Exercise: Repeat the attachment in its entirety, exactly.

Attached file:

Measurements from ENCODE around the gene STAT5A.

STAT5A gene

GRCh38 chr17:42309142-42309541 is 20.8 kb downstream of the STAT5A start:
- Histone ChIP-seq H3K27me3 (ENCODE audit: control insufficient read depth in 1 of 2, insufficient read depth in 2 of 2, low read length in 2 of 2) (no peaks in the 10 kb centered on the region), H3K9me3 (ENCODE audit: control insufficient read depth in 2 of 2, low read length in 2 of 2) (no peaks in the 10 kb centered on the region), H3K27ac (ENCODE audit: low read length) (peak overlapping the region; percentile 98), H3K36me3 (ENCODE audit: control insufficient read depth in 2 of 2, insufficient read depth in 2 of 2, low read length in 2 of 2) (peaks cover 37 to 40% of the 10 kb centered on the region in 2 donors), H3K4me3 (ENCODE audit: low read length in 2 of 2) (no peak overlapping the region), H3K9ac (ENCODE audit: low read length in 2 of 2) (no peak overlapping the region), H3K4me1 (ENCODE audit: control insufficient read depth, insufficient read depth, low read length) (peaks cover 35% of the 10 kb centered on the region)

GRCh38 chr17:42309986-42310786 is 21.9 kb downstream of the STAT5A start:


Measurements from ENCODE around the gene STAT5A.

STAT5A gene

GRCh38 chr17:42309142-42309541 is 20.8 kb downstream of the STAT5A start:
- Histone ChIP-seq H3K27me3 (ENCODE audit: control insufficient read depth in 1 of 2, insufficient read depth in 2 of 2, low read length in 2 of 2) (no peaks in the 10 kb centered on the region), H3K9me3 (ENCODE audit: control insufficient read depth in 2 of 2, low read length in 2 of 2) (no peaks in the 10 kb centered on the region), H3K27ac (ENCODE audit: low read length) (peak overlapping the region; percentile 98), H3K36me3 (ENCODE audit: control insufficient read depth in 2 of 2, insufficient read depth in 2 of 2, low read length in 2 of 2) (peaks cover 37 to 40% of the 10 kb centered on the region in 2 donors), H3K4me3 (ENCODE audit: low read length in 2 of 2) (no peak overlapping the region), H3K9ac (ENCODE audit: low read length in 2 of 2) (no peak overlapping the region), H3K4me1 (ENCODE audit: control insufficient read depth, insufficient read depth, low read length) (peaks cover 35% of the 10 kb centered on the region)

GRCh38 chr17:42309986-42310786 is 21.9 kb downstream of the STAT5A start: